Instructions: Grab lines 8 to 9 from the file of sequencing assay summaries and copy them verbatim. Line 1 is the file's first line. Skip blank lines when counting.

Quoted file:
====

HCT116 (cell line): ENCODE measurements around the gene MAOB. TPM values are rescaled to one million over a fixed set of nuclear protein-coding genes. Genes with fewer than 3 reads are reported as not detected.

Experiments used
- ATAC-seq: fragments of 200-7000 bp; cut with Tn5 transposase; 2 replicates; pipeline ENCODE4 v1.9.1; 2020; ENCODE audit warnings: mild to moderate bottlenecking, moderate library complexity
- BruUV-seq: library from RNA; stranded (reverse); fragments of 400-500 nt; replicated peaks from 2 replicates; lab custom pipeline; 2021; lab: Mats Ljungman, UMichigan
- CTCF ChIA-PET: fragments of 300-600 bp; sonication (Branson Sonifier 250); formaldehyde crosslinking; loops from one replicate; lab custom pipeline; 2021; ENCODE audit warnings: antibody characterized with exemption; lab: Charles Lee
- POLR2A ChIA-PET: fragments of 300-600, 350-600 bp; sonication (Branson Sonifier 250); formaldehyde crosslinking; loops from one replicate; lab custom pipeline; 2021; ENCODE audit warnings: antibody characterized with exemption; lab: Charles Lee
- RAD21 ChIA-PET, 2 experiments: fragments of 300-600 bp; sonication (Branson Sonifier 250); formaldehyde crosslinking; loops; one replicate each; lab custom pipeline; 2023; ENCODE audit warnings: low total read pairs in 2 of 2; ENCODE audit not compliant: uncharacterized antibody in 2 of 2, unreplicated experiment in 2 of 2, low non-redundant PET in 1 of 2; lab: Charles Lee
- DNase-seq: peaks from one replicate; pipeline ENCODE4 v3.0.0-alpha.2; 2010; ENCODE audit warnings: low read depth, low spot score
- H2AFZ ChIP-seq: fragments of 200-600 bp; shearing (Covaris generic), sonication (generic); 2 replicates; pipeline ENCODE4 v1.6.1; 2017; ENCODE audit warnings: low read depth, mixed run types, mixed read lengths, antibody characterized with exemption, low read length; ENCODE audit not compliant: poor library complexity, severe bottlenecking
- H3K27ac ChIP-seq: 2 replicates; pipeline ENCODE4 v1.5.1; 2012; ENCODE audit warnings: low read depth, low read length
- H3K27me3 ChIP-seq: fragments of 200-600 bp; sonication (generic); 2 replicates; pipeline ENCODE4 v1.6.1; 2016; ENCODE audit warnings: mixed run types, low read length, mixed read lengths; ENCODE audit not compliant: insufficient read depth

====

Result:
- DNase-seq: peaks from one replicate; pipeline ENCODE4 v3.0.0-alpha.2; 2010; ENCODE audit warnings: low read depth, low spot score
- H2AFZ ChIP-seq: fragments of 200-600 bp; shearing (Covaris generic), sonication (generic); 2 replicates; pipeline ENCODE4 v1.6.1; 2017; ENCODE audit warnings: low read depth, mixed run types, mixed read lengths, antibody characterized with exemption, low read length; ENCODE audit not compliant: poor library complexity, severe bottlenecking